The humanitarian organization also offered international support in order to attend the arrival of Venezuelans IGNORE INTO the country
Antonio Guterres, the UN Secretary-General, confirmed during a short visit to Colombia that the organization remains committed to the quest of peace in the South American country and that "there is no justification for anymore armed violence”.
After meeting with President Juan Manuel Santos at the Casa de Nariño, Guterres visited a rural area in the department of Meta, where he met with victims and ex-combatants of FARC to learn about the advances that the implementation of the peace agreement so far.
The inhabitants indicated that there is still a need for greater presence of the government; despite the Executive branch's commitments to cover the entire territory with health services, education, and military presence, these promises have been left unfulfilled.
"I believe that the construction of peace is not divisible, the construction of peace is a central objective of the Colombian people and has to do with everything that happens, I believe that the reasons of each process have to be used to be better in the following stages. My hope is that they understand that there is no justification for the armed conflict to continue in Colombia”, stated the UN Secretary-General, emphasizing the symbolic importance that Colombia's peace agreement and the challenge that represents to build an inclusive democracy "capable of mobilizing citizenship around development".
Crisis in Venezuela: A risk to Colombian peace?
During his visit to Colombia, Antonio Guterres also mentioned the exodus of Venezuelans who arrive to the neighboring country fleeing the humanitarian and political crisis that the oil nation is facing.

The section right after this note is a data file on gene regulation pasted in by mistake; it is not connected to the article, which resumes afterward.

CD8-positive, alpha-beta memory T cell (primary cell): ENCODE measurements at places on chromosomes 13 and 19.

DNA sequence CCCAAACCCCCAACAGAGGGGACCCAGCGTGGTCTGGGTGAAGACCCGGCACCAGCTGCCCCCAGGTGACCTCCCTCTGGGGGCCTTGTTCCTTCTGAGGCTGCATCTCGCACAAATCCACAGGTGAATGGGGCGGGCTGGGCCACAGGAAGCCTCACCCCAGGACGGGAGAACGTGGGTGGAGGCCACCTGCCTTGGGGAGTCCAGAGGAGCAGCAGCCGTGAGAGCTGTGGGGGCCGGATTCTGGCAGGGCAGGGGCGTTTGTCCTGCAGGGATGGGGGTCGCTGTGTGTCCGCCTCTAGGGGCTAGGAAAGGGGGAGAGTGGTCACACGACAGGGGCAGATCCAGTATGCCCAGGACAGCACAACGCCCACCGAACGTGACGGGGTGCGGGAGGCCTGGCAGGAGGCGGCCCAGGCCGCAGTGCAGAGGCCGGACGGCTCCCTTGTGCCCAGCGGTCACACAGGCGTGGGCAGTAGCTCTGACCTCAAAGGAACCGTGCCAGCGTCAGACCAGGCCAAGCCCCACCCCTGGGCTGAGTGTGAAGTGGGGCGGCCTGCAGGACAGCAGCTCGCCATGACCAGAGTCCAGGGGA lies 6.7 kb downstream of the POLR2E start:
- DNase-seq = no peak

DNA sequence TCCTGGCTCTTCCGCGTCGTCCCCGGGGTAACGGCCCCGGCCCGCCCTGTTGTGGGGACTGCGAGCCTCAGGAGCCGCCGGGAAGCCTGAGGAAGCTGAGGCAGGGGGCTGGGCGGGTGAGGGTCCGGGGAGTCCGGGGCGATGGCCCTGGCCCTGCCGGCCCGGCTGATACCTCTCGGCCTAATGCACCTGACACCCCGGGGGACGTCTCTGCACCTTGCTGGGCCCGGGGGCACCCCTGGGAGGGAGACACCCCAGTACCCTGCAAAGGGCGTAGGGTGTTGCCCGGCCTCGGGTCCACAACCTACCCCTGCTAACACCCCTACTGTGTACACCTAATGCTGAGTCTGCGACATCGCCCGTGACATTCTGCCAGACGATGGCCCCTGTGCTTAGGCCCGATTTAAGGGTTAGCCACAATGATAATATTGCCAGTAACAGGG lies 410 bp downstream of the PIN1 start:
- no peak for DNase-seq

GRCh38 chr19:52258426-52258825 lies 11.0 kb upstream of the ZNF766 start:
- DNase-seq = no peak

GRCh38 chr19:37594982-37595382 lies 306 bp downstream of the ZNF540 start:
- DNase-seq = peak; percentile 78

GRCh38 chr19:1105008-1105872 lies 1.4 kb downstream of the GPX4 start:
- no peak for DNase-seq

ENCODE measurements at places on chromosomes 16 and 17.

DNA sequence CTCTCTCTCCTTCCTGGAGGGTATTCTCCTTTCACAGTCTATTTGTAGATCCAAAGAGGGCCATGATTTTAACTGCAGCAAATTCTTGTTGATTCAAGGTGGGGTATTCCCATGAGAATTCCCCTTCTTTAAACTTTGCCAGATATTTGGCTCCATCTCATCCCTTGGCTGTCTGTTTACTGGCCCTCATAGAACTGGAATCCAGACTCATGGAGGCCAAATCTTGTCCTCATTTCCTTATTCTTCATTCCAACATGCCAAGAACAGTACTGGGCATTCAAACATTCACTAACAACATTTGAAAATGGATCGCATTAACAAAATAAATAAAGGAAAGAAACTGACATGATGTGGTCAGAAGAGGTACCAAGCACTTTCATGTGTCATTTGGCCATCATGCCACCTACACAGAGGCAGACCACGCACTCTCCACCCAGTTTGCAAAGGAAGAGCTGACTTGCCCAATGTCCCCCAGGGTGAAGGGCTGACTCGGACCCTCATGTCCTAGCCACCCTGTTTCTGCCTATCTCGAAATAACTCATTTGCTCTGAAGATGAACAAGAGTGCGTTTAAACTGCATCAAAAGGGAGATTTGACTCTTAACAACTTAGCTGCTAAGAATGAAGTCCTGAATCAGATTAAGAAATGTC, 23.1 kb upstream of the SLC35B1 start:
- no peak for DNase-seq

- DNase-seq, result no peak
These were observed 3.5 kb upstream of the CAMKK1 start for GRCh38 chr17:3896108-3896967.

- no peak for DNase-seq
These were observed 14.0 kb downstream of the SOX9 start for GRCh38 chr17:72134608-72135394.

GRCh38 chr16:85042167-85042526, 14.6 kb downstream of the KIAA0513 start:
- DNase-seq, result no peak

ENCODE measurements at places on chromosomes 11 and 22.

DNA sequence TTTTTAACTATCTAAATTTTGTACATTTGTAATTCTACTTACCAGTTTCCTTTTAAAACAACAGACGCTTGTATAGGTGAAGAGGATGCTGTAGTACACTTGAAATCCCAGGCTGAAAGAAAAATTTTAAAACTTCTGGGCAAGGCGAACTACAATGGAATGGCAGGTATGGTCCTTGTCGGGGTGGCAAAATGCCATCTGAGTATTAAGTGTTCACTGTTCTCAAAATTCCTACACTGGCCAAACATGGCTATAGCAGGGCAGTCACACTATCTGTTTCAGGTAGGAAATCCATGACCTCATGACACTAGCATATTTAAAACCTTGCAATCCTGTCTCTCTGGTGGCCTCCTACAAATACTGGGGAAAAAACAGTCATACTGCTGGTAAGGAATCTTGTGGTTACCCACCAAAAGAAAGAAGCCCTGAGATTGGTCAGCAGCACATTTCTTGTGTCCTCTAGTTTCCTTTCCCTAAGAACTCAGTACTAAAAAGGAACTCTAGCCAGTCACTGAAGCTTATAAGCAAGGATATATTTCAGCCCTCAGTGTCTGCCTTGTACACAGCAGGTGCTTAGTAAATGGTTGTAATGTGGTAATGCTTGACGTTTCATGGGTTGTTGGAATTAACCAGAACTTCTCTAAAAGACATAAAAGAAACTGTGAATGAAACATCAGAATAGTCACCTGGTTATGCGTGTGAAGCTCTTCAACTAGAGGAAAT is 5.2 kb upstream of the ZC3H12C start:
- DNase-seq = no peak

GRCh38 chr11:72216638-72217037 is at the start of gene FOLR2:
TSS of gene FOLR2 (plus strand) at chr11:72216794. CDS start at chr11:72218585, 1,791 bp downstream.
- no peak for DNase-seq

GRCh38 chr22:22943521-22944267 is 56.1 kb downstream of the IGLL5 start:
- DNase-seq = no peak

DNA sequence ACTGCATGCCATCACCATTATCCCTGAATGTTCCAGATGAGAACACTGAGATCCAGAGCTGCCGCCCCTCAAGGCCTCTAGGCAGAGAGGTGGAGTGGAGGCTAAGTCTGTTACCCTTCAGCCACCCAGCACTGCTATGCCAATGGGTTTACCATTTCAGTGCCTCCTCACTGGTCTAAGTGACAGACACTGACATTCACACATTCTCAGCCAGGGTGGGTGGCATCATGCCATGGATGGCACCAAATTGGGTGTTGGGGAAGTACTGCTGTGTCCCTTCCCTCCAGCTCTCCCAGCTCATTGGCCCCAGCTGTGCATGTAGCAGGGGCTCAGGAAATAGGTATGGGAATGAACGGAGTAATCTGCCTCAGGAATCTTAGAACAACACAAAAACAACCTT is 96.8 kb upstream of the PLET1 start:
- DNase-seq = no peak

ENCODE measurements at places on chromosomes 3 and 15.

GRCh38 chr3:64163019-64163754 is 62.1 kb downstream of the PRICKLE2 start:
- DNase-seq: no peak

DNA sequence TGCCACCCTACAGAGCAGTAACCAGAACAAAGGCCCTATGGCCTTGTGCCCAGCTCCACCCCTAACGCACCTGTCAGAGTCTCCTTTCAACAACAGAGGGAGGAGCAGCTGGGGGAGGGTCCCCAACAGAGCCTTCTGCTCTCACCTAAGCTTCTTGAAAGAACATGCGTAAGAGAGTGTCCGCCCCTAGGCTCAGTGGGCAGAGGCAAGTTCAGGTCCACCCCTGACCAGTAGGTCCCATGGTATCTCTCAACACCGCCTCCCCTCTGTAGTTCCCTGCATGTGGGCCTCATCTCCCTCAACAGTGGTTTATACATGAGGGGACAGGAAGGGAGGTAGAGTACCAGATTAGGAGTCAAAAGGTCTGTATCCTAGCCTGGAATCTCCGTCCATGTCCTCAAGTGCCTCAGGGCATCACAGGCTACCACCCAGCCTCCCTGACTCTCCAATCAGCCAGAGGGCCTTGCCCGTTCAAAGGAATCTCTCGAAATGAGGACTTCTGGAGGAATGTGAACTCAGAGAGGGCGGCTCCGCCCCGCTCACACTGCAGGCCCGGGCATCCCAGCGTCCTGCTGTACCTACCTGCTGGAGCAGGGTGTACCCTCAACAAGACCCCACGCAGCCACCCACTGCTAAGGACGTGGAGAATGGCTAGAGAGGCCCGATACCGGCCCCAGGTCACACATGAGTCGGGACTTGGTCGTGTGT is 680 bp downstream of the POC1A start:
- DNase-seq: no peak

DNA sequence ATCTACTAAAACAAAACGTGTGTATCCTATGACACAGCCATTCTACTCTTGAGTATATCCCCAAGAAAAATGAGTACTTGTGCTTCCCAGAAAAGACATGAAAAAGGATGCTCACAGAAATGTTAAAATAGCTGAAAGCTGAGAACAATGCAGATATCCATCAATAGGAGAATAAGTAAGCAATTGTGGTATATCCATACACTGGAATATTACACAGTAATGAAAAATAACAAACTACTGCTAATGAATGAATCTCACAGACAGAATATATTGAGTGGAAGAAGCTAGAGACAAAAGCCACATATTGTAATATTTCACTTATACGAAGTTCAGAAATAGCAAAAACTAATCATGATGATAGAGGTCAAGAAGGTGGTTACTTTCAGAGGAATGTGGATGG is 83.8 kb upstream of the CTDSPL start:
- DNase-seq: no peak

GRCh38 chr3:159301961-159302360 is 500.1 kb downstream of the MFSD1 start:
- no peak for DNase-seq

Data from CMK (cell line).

At this point, the UN Secretary-General indicated that "Colombia is suffering the impact of the presence of hundreds of thousands of people leaving Venezuela" and that due to this, the government of Juan Manuel Santos will have full support of the humanitarian organization.
As claimed by Colombian Foreign Minister María Ángela Holguín during previous months, the massive arrival of Venezuelans to the country represents an "additional cost" to the State; the resources that were destined to meet the needs of the post-conflict, such as the generation of new projects, roads, education, health, and development, must now be spend on the thousands of Venezuelans who arrive to Colombia seeking a better life.
According to data provided last December by Migration Colombia, until the end of 2017, more than 550,000 Venezuelans reside in Colombia; 67,000 of them would be beneficiaries of the Special Permit of Permanence (PEP), which allows them to open bank accounts and join health systems. The Colombian Immigration Office, in its most recent report, also indicated that more than 17,000 Venezuelan citizens have been treated for emergencies and that 39% of Venezuelan citizens who have processed the PEP are in the city of Bogotá, 14% in the department of Antioquia, and 10% in the department of Atlántico, among others.
Latin American Post | Krishna Jaramillo
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